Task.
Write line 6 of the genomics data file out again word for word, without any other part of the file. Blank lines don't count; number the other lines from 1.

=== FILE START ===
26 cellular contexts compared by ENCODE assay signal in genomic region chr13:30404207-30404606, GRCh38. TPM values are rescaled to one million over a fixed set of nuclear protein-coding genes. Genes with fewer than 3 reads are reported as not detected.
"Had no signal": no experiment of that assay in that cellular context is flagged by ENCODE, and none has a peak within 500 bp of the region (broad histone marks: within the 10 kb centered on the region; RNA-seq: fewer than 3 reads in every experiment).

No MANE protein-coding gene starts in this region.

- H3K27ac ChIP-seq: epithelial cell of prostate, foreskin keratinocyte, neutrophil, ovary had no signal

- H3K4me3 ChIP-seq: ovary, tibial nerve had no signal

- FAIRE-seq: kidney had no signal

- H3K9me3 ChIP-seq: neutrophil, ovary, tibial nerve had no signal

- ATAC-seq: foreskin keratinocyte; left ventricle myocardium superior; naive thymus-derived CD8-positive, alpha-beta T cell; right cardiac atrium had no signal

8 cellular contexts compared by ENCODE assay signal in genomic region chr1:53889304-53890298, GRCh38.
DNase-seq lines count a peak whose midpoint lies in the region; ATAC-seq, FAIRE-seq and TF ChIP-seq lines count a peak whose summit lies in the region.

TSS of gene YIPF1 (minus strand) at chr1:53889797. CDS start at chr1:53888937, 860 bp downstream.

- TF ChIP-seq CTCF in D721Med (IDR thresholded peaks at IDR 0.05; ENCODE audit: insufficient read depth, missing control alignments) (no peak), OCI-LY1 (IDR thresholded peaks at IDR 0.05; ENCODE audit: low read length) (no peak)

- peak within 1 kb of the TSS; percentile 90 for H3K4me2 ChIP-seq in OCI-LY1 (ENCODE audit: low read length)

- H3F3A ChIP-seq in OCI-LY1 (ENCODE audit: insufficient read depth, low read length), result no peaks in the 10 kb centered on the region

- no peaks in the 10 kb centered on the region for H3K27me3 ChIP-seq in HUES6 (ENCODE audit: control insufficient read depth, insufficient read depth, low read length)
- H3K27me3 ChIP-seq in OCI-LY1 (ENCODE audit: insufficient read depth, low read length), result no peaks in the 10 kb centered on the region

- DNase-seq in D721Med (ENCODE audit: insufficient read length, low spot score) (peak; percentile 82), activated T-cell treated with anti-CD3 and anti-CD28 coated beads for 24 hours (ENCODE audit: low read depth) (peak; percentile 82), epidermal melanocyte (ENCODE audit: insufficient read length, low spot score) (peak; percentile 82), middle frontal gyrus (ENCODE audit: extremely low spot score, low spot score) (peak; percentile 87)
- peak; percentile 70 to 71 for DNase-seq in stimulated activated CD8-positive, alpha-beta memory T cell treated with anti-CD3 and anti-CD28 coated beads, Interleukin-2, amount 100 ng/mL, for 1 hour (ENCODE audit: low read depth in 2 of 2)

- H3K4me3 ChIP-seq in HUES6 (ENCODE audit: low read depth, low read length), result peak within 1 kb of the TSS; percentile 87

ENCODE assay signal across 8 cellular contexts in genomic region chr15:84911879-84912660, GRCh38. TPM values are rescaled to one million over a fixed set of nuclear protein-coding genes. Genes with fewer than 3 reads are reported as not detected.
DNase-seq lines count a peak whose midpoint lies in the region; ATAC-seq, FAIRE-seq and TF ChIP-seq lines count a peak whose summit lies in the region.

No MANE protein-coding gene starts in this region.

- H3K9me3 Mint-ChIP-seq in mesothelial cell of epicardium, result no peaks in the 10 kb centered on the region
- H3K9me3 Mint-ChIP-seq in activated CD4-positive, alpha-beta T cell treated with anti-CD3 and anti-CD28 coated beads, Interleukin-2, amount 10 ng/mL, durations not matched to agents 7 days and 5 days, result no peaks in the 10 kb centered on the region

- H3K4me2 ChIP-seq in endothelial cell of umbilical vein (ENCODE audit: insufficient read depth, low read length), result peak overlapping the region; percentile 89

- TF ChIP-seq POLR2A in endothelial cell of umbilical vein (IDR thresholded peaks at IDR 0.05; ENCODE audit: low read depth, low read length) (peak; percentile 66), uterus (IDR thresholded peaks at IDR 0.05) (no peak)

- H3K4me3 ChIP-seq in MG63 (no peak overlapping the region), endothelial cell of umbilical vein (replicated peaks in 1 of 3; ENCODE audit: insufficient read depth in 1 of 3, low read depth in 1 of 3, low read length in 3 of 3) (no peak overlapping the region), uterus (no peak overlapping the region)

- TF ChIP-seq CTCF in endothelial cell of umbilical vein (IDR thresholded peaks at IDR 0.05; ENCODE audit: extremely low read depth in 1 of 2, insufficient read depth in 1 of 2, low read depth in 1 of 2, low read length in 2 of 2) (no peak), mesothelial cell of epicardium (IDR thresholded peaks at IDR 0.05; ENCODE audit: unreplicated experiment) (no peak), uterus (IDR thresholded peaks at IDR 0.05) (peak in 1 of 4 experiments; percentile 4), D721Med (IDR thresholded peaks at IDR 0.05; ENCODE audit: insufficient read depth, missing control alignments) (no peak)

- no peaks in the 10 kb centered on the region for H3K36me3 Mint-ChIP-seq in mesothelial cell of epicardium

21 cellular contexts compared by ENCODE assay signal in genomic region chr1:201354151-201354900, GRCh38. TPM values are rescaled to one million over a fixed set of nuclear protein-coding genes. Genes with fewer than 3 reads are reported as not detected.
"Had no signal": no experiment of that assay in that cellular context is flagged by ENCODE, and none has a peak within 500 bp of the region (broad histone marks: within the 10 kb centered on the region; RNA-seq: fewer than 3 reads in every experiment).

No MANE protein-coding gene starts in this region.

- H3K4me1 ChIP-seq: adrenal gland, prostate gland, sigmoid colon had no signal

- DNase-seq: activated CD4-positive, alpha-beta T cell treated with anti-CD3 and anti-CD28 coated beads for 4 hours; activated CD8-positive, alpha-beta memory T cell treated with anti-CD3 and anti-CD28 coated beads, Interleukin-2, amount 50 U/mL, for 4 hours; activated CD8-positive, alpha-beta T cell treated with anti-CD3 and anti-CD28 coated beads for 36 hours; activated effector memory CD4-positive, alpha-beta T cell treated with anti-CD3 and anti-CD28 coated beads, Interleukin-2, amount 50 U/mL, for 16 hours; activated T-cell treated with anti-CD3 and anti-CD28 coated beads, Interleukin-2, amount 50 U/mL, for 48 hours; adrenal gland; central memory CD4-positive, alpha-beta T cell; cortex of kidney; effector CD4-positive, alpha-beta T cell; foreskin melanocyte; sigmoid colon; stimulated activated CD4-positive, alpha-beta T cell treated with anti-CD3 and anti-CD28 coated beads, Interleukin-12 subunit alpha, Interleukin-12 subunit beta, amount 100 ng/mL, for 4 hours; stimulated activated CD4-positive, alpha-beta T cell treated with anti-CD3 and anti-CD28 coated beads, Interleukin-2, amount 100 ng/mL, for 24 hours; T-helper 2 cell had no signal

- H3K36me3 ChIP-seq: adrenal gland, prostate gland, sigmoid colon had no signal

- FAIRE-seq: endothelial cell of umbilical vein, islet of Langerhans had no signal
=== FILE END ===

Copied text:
- FAIRE-seq: kidney had no signal